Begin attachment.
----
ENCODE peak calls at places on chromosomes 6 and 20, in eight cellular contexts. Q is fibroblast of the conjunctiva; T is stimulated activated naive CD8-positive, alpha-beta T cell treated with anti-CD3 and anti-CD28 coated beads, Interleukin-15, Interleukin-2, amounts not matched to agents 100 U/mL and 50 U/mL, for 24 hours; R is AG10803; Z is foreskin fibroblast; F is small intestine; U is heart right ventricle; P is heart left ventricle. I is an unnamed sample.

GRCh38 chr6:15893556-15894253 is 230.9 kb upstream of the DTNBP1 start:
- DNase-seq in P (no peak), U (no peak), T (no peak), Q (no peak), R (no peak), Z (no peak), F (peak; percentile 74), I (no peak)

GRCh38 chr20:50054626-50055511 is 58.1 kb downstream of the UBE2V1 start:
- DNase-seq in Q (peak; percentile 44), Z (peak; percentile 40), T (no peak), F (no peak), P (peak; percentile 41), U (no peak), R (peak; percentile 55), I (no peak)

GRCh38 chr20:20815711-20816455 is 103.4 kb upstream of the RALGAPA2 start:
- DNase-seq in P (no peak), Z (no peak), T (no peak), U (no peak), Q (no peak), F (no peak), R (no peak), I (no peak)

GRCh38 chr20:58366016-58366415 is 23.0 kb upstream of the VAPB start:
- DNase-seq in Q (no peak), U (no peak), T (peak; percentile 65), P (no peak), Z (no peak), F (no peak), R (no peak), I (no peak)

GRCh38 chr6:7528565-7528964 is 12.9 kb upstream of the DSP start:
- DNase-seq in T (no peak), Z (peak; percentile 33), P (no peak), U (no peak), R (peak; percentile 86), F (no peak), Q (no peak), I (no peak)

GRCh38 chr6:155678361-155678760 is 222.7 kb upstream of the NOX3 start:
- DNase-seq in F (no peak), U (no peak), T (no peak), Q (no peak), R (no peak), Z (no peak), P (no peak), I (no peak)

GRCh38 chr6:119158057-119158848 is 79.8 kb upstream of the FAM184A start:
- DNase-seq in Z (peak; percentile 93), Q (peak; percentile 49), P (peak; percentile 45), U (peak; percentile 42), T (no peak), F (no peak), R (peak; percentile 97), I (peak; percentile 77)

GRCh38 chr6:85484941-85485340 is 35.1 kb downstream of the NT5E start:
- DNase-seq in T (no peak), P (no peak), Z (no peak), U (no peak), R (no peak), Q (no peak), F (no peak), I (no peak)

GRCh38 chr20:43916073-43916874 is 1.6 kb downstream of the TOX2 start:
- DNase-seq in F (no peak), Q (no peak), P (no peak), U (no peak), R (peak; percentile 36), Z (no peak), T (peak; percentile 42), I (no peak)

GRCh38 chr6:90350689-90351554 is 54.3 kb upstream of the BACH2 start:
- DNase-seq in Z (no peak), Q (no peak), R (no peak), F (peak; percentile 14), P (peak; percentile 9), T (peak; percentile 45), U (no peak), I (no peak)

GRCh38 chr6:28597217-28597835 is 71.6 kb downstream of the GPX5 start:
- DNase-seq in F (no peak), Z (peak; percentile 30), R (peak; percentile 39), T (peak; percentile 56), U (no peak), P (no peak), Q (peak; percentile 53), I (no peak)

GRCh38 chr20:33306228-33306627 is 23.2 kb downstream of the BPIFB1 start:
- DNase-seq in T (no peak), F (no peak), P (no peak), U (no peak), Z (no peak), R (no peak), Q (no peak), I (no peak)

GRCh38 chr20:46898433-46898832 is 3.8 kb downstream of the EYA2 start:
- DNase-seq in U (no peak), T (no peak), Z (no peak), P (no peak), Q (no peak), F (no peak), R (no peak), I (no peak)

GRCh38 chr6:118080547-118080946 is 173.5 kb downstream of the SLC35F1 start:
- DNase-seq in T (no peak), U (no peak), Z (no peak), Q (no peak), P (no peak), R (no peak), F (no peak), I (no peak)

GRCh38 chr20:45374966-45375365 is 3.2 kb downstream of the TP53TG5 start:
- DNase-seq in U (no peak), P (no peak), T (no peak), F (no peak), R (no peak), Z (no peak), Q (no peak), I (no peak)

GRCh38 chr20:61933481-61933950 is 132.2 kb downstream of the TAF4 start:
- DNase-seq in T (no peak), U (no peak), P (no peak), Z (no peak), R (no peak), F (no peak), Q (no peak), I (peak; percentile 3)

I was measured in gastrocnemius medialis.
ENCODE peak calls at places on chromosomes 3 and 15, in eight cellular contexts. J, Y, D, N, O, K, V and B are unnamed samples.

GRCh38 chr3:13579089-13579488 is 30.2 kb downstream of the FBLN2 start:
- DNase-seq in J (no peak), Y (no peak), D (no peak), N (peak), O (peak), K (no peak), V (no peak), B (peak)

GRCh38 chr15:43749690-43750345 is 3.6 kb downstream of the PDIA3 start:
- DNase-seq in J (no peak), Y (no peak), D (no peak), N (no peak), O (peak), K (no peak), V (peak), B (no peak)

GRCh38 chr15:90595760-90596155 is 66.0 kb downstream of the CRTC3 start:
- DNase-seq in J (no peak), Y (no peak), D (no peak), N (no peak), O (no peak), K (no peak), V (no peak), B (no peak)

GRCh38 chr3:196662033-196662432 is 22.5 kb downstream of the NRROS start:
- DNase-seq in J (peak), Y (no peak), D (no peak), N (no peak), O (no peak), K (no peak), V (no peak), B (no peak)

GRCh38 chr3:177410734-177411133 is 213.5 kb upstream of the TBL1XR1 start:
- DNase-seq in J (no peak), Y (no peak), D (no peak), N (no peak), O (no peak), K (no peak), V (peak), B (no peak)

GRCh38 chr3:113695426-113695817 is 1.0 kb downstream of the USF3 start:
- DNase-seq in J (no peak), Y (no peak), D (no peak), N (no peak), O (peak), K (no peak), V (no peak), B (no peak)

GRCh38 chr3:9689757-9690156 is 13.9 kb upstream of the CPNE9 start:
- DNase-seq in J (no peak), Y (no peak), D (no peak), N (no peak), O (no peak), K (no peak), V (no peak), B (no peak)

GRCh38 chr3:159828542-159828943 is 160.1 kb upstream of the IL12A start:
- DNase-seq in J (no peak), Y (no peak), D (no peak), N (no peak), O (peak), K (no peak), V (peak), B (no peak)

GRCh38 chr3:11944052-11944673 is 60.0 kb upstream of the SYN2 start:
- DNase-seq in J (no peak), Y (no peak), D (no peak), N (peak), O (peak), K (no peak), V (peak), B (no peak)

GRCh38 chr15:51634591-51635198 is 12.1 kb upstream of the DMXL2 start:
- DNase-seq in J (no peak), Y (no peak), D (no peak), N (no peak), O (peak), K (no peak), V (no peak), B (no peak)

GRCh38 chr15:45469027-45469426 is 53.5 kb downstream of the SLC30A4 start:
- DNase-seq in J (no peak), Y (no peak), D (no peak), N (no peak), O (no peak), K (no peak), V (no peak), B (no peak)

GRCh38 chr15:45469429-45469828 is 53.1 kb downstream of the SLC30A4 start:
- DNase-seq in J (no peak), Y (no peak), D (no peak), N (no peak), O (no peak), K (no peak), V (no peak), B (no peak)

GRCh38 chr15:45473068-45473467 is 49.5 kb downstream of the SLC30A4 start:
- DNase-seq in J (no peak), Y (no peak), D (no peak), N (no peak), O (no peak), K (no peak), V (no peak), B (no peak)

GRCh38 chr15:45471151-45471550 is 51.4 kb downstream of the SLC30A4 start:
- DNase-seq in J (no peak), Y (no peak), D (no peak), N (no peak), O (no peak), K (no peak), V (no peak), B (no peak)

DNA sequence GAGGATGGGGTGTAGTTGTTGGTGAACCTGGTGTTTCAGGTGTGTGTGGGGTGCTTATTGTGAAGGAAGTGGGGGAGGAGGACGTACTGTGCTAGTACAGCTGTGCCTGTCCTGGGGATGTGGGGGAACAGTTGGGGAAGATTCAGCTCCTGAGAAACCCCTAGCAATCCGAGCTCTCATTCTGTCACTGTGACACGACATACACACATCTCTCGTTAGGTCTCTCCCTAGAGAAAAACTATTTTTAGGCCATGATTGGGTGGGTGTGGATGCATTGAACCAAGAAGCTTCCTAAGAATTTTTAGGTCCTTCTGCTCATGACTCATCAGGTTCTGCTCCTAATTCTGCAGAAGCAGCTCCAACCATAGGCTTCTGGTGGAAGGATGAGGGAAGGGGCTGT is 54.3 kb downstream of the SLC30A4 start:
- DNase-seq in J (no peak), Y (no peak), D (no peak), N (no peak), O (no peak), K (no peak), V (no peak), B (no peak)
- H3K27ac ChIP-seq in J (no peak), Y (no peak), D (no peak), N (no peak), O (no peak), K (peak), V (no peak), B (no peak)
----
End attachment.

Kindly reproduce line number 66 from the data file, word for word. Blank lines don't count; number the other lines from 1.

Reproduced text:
- H3K27ac ChIP-seq in J (no peak), Y (no peak), D (no peak), N (no peak), O (no peak), K (peak), V (no peak), B (no peak)